Teaching assistants: why they need to be deployed with care
12 December 2014
Research caused policymakers, education bodies, inspectors, local authorities and schools to reconsider the routine practice of assigning teaching assistants to work with lower-attaining pupils and those with special educational needs.
The research by the UCL Institute of Education had a startling finding: the more support that pupils received from teaching assistants (TAs), the less progress they generally made. However, the researchers emphasised that TAs should not be blamed. They concluded that the problem stemmed from a lack of training and professional development of TAs and teachers, and limited opportunities for planning and feedback between teachers and TAs. They also found that TAs had become the main educators of many lower-attaining pupils and those with special education needs (SEN), and that pupils with SEN were being let down most by these arrangements.
The Deployment and Impact of Support Staff in Schools (DISS) project has had an impact on thousands of schools in England and Wales and has influenced the thinking of countless SEN co-ordinators and educational psychologists. TAs - and hence budgets - are now better used in many UK schools, while there is also more carefully considered joint lesson planning by teachers and TAs. These changes have resulted in markedly improved learning experiences for many children.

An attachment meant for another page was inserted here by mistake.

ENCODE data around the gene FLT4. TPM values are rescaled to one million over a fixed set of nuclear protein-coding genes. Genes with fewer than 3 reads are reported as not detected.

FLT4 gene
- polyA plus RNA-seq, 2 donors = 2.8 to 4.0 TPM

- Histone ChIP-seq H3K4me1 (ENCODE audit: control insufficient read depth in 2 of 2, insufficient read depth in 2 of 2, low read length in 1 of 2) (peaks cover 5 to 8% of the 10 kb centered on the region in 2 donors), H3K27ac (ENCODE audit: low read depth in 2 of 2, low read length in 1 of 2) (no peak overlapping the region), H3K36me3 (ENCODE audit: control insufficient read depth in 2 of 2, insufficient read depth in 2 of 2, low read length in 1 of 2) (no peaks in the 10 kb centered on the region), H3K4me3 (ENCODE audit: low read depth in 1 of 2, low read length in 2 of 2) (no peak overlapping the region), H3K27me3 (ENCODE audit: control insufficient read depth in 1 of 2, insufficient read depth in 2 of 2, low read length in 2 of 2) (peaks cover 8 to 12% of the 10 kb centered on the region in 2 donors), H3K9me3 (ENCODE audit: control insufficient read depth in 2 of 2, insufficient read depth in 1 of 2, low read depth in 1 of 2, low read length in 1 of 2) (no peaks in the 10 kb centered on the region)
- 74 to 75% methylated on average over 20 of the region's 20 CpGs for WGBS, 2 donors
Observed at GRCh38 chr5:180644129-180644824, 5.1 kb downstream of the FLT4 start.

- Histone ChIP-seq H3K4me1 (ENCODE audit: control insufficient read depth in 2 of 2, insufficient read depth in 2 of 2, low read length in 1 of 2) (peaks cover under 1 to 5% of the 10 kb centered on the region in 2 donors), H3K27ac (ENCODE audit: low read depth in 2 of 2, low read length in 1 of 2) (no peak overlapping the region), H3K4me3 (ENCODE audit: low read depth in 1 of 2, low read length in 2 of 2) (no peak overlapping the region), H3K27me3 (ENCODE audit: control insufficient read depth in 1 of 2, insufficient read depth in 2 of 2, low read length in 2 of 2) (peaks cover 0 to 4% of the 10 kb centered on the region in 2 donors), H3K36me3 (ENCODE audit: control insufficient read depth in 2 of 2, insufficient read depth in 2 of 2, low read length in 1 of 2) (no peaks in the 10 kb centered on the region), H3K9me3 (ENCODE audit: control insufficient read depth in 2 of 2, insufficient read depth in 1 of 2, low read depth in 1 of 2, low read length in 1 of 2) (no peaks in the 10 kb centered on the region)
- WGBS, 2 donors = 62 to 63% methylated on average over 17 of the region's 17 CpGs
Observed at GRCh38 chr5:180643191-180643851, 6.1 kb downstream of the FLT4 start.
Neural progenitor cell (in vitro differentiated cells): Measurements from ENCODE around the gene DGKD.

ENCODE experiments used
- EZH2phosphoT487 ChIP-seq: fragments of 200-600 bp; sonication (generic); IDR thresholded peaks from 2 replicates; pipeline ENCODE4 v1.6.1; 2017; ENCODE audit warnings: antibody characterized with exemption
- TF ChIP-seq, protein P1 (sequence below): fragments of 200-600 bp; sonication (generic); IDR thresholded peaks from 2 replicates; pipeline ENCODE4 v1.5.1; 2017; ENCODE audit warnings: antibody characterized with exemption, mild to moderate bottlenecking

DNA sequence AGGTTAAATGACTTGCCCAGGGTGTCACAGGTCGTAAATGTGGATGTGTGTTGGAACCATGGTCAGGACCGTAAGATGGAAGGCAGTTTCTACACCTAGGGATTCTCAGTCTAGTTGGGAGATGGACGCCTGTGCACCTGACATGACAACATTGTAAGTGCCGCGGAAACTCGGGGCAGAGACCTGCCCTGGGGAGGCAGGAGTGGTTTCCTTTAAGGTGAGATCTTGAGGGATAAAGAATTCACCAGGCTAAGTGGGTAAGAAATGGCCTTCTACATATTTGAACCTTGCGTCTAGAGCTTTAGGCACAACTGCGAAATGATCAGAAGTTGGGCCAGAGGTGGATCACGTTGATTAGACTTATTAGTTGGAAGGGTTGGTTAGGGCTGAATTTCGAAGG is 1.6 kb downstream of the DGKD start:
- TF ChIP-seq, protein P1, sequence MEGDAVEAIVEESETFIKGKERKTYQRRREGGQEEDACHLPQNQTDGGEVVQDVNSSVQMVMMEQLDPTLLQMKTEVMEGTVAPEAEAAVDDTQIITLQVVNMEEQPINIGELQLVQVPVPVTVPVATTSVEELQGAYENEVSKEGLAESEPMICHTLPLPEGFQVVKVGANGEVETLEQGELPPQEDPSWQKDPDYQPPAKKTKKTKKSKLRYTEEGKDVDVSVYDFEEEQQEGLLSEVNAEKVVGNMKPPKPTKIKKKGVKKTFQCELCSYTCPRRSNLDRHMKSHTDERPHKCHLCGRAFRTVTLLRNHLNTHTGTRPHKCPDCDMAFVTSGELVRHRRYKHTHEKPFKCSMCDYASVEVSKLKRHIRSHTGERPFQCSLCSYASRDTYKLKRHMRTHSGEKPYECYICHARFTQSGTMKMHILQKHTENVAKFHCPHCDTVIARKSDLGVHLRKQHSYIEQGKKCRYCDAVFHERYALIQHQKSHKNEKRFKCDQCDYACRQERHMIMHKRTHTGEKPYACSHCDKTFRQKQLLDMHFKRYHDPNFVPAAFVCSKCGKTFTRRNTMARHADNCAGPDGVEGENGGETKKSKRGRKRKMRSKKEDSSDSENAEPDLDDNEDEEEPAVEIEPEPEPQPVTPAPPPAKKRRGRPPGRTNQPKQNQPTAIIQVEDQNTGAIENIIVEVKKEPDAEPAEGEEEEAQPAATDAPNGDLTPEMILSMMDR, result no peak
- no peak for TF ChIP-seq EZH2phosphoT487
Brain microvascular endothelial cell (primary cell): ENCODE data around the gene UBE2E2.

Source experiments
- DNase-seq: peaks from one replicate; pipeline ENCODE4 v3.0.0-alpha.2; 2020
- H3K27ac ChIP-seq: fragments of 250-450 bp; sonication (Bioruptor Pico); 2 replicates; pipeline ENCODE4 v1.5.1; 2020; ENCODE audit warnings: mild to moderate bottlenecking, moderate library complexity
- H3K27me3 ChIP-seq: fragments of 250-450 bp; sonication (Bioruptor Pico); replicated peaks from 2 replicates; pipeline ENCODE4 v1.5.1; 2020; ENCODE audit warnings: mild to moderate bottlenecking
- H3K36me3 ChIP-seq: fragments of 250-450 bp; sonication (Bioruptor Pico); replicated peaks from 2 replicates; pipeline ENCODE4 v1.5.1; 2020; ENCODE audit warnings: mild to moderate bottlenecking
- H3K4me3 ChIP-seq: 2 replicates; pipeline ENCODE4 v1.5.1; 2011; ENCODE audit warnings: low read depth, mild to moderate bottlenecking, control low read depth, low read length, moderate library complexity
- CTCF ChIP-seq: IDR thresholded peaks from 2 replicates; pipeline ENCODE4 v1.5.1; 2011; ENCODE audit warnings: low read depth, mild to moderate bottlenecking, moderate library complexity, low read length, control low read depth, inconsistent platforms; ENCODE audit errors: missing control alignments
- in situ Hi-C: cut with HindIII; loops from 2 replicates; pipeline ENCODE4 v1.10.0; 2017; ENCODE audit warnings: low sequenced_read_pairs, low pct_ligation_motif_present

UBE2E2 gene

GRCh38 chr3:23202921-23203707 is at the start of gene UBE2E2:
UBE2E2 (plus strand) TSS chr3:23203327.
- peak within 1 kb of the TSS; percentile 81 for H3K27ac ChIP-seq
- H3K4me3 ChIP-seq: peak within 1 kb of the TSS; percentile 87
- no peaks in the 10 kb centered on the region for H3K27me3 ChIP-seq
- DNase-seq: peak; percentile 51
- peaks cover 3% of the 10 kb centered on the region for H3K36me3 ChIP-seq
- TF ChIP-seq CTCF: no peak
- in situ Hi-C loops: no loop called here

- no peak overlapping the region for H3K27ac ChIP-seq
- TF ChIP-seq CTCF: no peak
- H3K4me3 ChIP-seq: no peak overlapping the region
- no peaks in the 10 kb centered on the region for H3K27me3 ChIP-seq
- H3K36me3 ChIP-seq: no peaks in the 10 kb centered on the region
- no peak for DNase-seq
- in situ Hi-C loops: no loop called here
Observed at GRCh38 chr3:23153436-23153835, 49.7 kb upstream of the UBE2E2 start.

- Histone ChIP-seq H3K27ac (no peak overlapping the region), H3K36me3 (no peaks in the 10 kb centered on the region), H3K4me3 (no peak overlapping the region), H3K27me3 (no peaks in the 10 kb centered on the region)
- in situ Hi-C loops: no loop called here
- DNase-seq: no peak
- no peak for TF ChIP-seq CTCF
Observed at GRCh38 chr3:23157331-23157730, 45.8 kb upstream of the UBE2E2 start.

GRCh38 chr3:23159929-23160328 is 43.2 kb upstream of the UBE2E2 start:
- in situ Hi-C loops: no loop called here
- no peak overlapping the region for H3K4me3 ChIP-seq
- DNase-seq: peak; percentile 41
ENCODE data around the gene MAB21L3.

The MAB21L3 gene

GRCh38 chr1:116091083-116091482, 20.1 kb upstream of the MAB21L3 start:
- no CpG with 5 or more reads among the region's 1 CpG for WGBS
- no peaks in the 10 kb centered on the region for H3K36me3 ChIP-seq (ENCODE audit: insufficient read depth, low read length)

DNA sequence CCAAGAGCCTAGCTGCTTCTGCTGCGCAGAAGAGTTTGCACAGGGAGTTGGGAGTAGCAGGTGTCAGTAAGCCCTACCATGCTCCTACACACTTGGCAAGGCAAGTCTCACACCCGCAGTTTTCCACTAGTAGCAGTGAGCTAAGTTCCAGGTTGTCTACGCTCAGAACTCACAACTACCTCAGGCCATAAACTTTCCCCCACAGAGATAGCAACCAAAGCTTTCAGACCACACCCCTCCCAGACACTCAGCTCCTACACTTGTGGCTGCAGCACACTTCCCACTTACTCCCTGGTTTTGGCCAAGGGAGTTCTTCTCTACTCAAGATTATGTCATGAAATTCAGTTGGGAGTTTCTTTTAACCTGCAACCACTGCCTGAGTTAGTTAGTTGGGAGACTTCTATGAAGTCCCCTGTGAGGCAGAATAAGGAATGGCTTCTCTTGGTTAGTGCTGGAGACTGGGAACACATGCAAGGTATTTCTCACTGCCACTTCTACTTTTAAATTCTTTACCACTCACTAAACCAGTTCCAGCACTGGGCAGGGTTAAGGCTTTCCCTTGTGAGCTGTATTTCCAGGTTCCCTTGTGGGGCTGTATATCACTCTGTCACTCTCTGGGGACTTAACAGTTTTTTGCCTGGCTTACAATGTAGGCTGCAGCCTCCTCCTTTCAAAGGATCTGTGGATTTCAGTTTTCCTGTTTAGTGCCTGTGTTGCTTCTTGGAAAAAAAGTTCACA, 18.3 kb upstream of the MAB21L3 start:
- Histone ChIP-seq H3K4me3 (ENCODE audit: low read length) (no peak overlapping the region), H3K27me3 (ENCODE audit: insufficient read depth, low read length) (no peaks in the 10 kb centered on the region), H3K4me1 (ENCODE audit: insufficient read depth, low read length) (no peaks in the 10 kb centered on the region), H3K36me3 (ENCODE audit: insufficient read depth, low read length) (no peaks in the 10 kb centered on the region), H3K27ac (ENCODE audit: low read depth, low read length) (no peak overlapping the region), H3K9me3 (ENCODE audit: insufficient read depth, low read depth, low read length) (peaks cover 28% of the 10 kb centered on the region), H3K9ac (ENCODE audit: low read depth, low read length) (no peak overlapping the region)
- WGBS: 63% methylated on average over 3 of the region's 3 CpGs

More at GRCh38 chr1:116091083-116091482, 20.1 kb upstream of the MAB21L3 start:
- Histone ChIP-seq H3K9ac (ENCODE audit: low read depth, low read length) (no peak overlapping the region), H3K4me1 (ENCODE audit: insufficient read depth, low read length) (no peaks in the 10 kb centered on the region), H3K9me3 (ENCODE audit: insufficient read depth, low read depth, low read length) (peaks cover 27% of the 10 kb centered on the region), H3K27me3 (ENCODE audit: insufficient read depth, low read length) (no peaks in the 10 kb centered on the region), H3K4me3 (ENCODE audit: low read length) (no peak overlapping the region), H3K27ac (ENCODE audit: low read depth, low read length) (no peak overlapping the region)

Three months after the DISS report's publication, the Lamb Inquiry into parental confidence in the SEN system endorsed its conclusions. The Department for Children, Schools and Families' response to Lamb accepted the recommendation that the Training and Development Agency for Schools (TDA) should produce guidance on the effective deployment of TAs. The TDA published three sets of materials for student teachers, including a training toolkit and self-study documents, which refer to the study.
The most seminal study to address SEN in the past decade. - Jean Gross, former Government Communication Champion for Children
DISS has since been cited in coalition government documents, including a 2011 Green Paper on SEN. "Pupils with the most need can become separated from the teacher and the curriculum", the paper cautions. The Government Office of the South East created a DISS Innovations Group to look at successful deployment of TAs in schools.
The study also helped to shape Ofsted guidance for inspectors. A 2011 briefing advises inspectors to challenge the assumption that additional support always improves the progress of pupils with SEN and says they should ask whether TAs always work with the lowest-attaining group. More recently, the study's findings have figured in Ofsted statements on the pupil premium. In 2012, Sir Michael Wilshaw, the Chief Inspector, said he was concerned that many heads were planning to spend the extra money on TAs when research had shown that they could have a negative effect on pupil learning.
DISS is cited in a number of documents produced for SEN specialists, such as the Autism Education Trust's Professional Competency Framework, which describes the knowledge, understanding and skills that school staff need to work effectively with pupils on the autism spectrum.
The DISS team has developed an INSET programme to help schools and local authorities deploy support staff more effectively. This training has been delivered to more than 3,000 SEN co-ordinators, heads and other school leaders.
The study's findings are also influencing education policy thinking in other countries. Policymakers in France, South Korea, Hong Kong, Australia and Canada have expressed keen interest in the study. DISS is also now well known in Ireland and has been cited extensively by the National Council for Special Education Research.